Cunard Breaks the Rules
Nor was I able to find what kind of electrical outlets were on the ship—two-pronged American or three-pronged British.
The Insurance Pitch
The brochure contained five pages of dense mouse-type devoted to scaring me into buying CunardCare® travel insurance. It was filled with legalese cover-your-arse warnings, disclaimers and exclusions.
Do-It-Yourself Origami Luggage Tags
Six pages of the booklet were devoted to 12 pre-printed, personalized paper luggage tags with detailed instructions how to cut them out with scissors and fold them. [See the fourth image]
"Step 3 of the instructions for luggage tags"
Fold in half along the central dotted line. Wrap around luggage handle. Staple securely.
We plan to spend three days in London. Cunard luggage tags on our suitcases in the Philadelphia airport are an open invitation to baggage handlers: "Hey, guys! There's good stuff inside worth stealing!"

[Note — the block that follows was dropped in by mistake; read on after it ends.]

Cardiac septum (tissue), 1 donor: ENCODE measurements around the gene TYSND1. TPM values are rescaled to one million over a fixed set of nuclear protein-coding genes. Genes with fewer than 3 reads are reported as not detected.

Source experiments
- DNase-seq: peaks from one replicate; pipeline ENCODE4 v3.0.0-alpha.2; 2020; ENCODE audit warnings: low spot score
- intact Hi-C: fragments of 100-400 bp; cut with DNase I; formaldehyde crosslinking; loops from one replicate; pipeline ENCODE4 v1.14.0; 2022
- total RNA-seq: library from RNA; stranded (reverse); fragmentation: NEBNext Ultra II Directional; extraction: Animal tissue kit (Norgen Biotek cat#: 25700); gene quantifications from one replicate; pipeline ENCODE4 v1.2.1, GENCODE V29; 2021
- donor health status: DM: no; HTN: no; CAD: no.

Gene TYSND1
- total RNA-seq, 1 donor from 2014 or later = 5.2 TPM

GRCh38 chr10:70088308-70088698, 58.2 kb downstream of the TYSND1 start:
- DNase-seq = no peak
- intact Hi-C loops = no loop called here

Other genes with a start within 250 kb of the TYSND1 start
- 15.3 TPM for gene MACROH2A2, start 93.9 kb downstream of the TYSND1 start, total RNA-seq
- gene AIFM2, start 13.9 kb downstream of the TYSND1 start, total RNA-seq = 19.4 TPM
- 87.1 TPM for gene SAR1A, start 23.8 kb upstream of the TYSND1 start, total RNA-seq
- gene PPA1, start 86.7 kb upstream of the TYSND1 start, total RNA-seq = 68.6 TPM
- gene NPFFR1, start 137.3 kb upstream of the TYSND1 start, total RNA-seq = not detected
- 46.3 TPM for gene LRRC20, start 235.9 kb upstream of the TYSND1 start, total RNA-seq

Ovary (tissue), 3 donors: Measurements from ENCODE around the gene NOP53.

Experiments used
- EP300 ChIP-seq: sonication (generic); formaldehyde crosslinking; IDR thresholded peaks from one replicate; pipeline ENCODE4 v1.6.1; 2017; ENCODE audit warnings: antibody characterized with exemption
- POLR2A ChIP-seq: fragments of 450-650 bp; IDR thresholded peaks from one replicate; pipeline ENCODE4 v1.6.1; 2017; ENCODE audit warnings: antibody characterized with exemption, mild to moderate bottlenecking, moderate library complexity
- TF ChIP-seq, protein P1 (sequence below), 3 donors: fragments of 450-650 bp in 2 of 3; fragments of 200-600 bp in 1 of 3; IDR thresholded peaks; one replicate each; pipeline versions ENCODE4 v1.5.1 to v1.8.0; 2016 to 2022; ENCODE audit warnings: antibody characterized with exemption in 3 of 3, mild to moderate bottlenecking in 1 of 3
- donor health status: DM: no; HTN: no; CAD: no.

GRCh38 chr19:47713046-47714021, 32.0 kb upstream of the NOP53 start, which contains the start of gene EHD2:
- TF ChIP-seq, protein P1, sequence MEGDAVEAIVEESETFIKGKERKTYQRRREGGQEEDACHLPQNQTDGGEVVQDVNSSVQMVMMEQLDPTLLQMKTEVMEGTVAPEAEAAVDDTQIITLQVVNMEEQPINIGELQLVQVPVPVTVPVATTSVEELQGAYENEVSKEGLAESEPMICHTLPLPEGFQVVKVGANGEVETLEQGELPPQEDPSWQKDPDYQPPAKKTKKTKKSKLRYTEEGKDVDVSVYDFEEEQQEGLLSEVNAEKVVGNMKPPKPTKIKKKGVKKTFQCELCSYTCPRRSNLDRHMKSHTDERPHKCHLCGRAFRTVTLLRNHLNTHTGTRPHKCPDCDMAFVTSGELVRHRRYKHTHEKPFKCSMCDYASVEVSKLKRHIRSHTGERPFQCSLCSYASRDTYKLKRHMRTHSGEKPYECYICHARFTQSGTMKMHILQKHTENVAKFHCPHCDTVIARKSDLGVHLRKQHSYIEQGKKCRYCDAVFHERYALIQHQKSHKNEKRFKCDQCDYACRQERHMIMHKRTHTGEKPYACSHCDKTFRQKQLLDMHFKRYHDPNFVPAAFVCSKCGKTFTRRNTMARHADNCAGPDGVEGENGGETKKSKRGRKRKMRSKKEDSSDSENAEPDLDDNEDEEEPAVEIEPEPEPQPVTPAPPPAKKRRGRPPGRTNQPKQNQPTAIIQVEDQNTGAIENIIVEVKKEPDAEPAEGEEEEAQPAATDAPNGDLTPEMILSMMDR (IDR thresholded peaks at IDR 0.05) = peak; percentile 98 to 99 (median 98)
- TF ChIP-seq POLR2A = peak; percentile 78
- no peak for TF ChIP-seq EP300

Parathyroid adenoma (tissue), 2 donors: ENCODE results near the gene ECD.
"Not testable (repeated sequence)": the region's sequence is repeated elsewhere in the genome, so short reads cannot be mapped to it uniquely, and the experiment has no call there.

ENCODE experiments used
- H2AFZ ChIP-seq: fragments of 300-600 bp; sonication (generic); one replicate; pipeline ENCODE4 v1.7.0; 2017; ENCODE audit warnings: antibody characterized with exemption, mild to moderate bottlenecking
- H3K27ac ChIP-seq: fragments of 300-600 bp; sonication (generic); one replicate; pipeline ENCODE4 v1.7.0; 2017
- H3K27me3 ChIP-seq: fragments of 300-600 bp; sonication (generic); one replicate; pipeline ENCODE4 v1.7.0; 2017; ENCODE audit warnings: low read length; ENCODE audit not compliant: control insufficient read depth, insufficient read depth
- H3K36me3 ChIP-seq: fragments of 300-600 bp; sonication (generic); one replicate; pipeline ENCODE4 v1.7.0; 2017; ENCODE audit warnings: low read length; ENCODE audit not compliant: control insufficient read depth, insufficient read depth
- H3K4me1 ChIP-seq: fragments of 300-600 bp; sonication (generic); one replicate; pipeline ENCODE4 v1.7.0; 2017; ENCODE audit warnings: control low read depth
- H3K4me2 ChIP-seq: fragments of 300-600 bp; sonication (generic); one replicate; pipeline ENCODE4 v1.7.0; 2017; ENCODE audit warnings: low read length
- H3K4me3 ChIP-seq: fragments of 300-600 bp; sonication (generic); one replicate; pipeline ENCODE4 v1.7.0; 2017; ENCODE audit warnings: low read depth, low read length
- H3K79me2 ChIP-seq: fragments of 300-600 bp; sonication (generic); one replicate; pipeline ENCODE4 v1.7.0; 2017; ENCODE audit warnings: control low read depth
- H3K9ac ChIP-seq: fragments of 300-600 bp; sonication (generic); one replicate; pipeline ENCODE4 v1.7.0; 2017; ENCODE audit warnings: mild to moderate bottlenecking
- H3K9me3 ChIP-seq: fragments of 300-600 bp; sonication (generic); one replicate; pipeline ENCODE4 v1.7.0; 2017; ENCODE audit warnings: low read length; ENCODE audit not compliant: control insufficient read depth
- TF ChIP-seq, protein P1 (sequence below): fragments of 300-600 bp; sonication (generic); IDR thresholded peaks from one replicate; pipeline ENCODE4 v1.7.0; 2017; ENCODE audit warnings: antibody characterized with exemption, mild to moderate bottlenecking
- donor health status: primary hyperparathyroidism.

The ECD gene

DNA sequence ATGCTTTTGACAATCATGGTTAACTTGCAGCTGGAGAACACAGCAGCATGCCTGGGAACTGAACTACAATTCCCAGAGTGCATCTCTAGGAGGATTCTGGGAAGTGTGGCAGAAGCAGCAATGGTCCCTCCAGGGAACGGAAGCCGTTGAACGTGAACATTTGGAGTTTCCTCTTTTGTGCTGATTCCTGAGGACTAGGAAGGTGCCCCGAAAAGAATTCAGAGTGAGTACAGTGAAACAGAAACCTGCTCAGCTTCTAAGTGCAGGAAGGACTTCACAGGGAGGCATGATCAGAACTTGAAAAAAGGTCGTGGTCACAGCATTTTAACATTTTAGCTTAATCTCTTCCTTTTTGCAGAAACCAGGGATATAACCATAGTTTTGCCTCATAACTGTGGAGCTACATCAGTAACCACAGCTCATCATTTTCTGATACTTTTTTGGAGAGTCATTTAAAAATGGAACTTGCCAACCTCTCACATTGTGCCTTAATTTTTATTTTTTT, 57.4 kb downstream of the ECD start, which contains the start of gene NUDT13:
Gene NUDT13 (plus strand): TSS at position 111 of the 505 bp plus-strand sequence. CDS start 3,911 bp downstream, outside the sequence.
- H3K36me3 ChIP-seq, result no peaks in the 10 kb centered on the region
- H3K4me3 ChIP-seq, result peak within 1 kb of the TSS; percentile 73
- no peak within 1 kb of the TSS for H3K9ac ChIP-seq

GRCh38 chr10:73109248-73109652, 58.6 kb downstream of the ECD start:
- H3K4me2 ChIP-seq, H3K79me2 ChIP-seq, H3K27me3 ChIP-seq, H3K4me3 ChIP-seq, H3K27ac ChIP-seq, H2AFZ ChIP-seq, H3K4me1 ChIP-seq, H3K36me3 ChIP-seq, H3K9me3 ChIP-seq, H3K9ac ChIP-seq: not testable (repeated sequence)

So we are forced to pack a stapler in order for the luggage tags to work. This is purely for the convenience of Cunard—the same kind of bush league, penny-pinching Mickey Mouse as "Batteries not included."
It Gets Weirder
I finally got around to reading Peter Shanks' teeny-weenie welcome letter.
Your final ticket will be available by visiting www.cunard.com, selecting Voyage Personaliser, as an E-ticket approximately 35 days prior to departure. Please refer to the 'Retrieving your E-Ticket' section of this booklet for full details.
Peggy and I have traveled a lot. Every time we have been booked on an ocean liner or a cruise ship, we have received a handsome kit of goodies. Included were tickets, an effusive (readable) welcome letter, easy-to-attach luggage tags and informational brochures about the amenities on shipboard. Here also were details on the ports of call and maybe a tote bag. These kits always arrived in a handsome plastic or leatherette case with the cruise company logo embossed on the cover.